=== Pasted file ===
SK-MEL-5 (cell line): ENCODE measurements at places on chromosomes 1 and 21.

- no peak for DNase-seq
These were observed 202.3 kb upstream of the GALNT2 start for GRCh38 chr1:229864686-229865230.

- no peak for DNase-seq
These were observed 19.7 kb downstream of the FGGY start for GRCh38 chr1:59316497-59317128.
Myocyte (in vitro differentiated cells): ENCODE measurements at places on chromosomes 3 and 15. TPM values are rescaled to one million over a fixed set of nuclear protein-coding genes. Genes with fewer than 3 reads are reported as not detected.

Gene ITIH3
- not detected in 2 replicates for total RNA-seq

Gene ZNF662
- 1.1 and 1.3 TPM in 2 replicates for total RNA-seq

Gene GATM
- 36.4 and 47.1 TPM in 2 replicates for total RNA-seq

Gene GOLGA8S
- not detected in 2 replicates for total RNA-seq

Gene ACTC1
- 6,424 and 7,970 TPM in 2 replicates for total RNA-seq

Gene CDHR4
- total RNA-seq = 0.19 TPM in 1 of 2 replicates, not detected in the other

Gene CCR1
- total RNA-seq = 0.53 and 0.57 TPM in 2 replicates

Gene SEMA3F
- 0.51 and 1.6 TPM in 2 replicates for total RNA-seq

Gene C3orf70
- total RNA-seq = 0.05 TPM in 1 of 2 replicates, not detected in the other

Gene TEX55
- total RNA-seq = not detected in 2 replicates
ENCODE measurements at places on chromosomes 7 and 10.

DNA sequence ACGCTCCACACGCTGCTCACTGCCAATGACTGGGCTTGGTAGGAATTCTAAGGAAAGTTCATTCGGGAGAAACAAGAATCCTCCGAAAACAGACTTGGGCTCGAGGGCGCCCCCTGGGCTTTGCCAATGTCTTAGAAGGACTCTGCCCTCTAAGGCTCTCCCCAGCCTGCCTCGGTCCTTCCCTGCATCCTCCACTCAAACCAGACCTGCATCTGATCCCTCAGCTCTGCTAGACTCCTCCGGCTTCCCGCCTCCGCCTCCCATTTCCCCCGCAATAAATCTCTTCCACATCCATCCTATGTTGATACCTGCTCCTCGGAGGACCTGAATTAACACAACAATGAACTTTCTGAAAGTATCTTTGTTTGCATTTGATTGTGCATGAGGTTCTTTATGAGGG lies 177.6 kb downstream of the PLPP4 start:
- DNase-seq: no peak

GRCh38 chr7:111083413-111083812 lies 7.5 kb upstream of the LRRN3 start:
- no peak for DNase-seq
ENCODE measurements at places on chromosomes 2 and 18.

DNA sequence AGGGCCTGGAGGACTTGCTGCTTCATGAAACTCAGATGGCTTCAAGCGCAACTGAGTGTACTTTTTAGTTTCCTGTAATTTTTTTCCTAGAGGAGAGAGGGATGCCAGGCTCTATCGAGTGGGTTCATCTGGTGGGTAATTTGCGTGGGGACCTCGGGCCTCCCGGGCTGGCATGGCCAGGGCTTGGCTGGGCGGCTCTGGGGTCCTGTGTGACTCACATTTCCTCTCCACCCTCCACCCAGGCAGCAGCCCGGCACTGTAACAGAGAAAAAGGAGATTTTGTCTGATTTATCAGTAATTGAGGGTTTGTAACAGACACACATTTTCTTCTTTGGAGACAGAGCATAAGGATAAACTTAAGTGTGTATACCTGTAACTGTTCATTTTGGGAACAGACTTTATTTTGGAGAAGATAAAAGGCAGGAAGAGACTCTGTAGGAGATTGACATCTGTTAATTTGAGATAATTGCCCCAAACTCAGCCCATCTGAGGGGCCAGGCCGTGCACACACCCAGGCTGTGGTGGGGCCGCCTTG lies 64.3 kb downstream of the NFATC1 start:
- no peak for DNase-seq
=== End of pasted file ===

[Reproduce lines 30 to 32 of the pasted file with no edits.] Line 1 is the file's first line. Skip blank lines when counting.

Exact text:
GRCh38 chr7:111083413-111083812 lies 7.5 kb upstream of the LRRN3 start:
- no peak for DNase-seq
ENCODE measurements at places on chromosomes 2 and 18.